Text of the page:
All the Best,
I’d like to officially thank Rod Bien of Pandora’s backpack in downtown Bend for hosting my photography show last Friday(3/6/09) The store is great, Rod has always been generous in allowing my huge fine art prints and cumbersome easels to clutter up his store and the staff at Pandora’s backpack is also a great group of people. Mo, Jordan, Thad and everyone who chipped in at last Friday’s art walk. It is very appreciated.
We had a great turn out and it was especially nice to see some old friends and collectors who I had regrettably lost touch with in the past couple years. Above is one of the many images that are still hanging at Pandora’s backpack which I captured with my large format 4×5 film camera.
For those of you that don’t already know, Pandora’s backpack is according to my understanding a Patagonia concept store. Meaning they are privately owned but carry almost a full line of Patagonia clothing. Perhaps if Rod Bien happens to stumble upon this entry , he could give us some details. Regardless, it is full of high quality, well made outdoor gear from my favorite outdoor company, Patagonia. Old Patagonia catalogs were one of my early photography inspirations. When I lived in Kentucky with my parents, I had a small collection of photos cut out of old Patagonia catalogs taped up next to my spot at the dinner table. It was my happy spot! Back to Pandora’s Backpack. It is a beautiful store with very attractive brick walls and some nice rugged wood details, all of which combine nicely with my large format fine art prints and the hand made cherry wood frames that I create for them.
The above is another one of my fine art photos which is currently hanging at Pandora’s backpack. I captured this image near the alder springs area outside of Sisters, Oregon. I met lots of new Bend residents at the show virtually all of who are living in Bend for the outdoor experiences that are available here. Having the Deschutes River, the high desert, old growth ponderosas, and the Cascade Mountains all within minutes of each other and minutes of Downtown Bend make this an amazing place for me to live.
This is yet another fine art image hanging at Pandora’s backpack and yet another reason I feel lucky to live and work in Central Oregon. An endless supply of beautiful photography subjects and some amazing sunsets are nothing to complain about. The above photograph was taken from Tam McArthur Rim high on the flanks of Central Oregon’s Broken Top Mountain in the Oregon Cascades. The sunset was clearly stunning but the view is always grand from this location. From left to right are Middle Sister, North Sister, Mt. Washington, Three Fingered Jack, and Mt. Jefferson. It is truly an amazing volcanic viewpoint.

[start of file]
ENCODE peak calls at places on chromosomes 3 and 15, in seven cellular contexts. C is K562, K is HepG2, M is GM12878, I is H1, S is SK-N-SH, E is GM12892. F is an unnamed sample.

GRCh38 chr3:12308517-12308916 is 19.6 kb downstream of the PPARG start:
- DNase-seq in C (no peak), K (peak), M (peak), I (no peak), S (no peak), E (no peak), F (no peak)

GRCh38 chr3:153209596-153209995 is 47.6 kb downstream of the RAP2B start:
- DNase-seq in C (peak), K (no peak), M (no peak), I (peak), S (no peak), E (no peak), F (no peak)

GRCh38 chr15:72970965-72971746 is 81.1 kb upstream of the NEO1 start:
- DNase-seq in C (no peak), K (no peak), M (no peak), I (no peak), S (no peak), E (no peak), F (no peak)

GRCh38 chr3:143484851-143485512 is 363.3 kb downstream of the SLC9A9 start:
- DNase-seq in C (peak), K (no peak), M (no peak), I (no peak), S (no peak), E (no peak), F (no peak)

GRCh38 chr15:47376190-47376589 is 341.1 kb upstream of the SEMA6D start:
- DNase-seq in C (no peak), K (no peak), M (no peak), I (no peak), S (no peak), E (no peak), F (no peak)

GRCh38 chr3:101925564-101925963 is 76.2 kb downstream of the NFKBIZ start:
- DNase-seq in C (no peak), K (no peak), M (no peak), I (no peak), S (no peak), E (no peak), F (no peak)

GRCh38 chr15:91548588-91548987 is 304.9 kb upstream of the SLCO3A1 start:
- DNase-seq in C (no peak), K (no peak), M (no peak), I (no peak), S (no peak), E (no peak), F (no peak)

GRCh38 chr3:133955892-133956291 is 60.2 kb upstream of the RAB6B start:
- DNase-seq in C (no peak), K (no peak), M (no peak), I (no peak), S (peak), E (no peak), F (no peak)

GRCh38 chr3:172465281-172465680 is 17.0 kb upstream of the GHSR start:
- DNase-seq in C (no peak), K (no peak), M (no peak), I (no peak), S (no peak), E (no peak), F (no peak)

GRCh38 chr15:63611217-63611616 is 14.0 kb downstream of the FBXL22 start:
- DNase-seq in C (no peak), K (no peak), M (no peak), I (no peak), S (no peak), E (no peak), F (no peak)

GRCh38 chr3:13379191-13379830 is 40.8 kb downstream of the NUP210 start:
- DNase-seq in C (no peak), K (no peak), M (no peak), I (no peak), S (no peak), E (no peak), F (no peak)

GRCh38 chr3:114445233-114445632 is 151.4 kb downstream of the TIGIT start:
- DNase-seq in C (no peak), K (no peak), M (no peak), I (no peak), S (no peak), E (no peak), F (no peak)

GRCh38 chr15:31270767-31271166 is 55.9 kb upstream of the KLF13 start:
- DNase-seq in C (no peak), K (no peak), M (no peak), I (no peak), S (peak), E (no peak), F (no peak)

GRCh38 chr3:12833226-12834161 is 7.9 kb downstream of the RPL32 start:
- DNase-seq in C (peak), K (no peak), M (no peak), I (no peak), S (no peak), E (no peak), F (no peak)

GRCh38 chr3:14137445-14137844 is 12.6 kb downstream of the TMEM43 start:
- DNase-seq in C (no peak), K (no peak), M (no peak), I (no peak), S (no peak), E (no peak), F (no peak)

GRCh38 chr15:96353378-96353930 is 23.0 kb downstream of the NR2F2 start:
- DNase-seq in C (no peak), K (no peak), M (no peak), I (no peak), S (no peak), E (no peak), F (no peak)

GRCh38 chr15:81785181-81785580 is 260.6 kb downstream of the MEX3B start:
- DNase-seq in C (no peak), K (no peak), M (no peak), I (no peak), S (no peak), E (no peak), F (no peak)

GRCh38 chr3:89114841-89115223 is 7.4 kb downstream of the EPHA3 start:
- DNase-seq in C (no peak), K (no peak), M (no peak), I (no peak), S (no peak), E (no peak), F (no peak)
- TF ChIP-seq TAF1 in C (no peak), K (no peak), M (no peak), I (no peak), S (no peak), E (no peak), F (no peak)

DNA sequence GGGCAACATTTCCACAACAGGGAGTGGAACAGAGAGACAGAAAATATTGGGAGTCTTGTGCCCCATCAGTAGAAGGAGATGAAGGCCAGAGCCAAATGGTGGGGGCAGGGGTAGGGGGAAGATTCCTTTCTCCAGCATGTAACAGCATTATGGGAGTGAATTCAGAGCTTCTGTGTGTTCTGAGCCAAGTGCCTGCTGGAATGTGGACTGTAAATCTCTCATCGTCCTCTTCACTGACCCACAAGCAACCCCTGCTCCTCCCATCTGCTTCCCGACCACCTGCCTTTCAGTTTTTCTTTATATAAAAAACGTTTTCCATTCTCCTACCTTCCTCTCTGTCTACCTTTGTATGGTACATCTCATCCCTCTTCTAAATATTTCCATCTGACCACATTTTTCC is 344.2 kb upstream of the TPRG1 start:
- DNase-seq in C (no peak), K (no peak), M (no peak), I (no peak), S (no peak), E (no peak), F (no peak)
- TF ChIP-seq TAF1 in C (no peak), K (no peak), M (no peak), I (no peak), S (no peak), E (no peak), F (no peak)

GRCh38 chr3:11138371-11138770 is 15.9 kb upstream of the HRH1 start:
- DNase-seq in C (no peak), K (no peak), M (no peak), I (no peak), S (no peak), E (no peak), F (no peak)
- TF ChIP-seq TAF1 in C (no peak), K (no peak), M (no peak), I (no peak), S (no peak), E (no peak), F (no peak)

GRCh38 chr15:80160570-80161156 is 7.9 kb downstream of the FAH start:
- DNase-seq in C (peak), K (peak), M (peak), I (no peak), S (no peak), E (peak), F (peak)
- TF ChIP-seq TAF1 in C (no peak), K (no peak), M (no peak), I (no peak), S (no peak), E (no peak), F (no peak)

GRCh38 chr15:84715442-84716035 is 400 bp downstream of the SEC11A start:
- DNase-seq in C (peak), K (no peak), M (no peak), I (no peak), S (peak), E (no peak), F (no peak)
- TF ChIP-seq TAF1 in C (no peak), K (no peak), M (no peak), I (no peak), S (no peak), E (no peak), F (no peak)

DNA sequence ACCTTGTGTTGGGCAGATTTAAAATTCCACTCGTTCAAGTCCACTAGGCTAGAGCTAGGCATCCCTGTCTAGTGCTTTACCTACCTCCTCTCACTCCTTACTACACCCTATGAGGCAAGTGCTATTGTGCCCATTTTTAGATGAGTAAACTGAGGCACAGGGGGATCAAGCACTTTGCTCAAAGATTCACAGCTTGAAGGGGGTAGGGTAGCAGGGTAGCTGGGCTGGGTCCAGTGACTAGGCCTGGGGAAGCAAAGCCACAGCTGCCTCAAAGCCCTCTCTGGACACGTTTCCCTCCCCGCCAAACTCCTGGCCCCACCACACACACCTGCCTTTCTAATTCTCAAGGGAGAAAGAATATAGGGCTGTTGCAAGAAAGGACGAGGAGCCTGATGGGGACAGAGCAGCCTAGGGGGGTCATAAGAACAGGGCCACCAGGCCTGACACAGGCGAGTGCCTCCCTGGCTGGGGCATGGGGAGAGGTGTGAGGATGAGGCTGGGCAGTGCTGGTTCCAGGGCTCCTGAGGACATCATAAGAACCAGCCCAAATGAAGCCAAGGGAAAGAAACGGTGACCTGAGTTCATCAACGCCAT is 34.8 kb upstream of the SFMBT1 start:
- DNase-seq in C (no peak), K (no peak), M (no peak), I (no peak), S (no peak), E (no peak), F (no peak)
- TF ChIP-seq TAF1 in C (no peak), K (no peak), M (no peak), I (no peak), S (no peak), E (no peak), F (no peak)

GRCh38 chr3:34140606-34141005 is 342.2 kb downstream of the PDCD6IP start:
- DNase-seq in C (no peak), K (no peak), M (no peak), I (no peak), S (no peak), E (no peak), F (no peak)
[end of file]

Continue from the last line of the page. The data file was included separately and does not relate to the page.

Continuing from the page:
If any of you are interested in seeing more of my work in person, please stop by Pandora’s backpack where my work is semi-permanently displayed. It is located at the On Bond street in the St. Clair building in downtown Bend.
Some of my favorite Central Oregon hiking areas are the alpine basins that surround Broken Top Mountain, located in the Three Sisters Wilderness Area near Mt. Bachelor. There are several beautiful hiking trails that hive good access to amazing alpine scenery high on the flanks of Broken Top, including the Tam McArthur Rim Trail, Park Meadows Trail, Green Lakes Trail, the Crater Ditch Trail, and the Broken Top Crater Trail. All these trails have their own unique visual attractions and different time frames at which they are at their floral apex. This of course means that , as a backcountry photographer I’m forced to make several photographic journeys to Broken Top every year. What torture. Tam McArthur Rim is one of the first Hikes my wife and I did when we moved to Oregon. It is beautiful, rugged, not too difficult, and easily accesible from the city of Sisters, Oregon, where we lived at the time. We now live in Bend, Oregon but the Sisters area still holds a special place in our hearts.
One of my favorite images of Tam McArthur Rim, which extends eastward from the shoulders of Broken Top and is highly visible from the city of Sisters is found below.
This shot was taken from Tam McArthur Rim and displays Middle Sister, North Sister, Mt. Washington, Three Fingered Jack and Mt. Jefferson to the far right. Obviously it was a spectacular sunset, one well worth the hike and even worth the uneasy feeling that comes with a cold hike out in the dark of night. Another of my favorite locations on Broken Top is the area covered by Broken Top Trail. This trail starts at a high elevation and stays there. The next image is from a couple years ago but I’m still fond of it. It was taken in the glacial basin at the southern end of the Broken Top trail.